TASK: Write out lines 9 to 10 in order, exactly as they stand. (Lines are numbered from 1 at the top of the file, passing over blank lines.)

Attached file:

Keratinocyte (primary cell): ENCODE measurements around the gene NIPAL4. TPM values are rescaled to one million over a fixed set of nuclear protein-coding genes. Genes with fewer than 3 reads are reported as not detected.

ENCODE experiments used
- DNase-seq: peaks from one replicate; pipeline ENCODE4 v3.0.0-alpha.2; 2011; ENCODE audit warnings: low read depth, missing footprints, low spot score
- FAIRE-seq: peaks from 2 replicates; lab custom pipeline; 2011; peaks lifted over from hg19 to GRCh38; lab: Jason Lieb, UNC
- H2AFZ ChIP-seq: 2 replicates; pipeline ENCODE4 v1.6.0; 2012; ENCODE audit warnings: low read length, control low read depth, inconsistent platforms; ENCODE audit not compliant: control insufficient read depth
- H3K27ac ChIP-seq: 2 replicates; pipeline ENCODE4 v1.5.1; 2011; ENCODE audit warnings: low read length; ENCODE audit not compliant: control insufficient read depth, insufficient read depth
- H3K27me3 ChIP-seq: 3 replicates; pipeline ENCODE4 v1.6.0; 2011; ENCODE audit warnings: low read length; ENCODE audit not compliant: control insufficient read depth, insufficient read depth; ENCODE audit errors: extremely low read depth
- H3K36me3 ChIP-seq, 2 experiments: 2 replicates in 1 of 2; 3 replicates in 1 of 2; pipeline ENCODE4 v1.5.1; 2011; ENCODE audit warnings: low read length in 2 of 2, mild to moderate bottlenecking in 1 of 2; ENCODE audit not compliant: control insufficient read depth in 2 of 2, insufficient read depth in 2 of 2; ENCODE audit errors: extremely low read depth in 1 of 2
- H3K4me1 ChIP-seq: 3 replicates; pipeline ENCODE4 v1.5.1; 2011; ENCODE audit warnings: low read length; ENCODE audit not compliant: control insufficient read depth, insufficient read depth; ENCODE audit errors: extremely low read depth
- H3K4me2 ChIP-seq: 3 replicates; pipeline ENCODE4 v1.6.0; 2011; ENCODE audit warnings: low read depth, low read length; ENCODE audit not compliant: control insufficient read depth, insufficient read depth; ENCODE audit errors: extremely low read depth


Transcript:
- H3K4me1 ChIP-seq: 3 replicates; pipeline ENCODE4 v1.5.1; 2011; ENCODE audit warnings: low read length; ENCODE audit not compliant: control insufficient read depth, insufficient read depth; ENCODE audit errors: extremely low read depth
- H3K4me2 ChIP-seq: 3 replicates; pipeline ENCODE4 v1.6.0; 2011; ENCODE audit warnings: low read depth, low read length; ENCODE audit not compliant: control insufficient read depth, insufficient read depth; ENCODE audit errors: extremely low read depth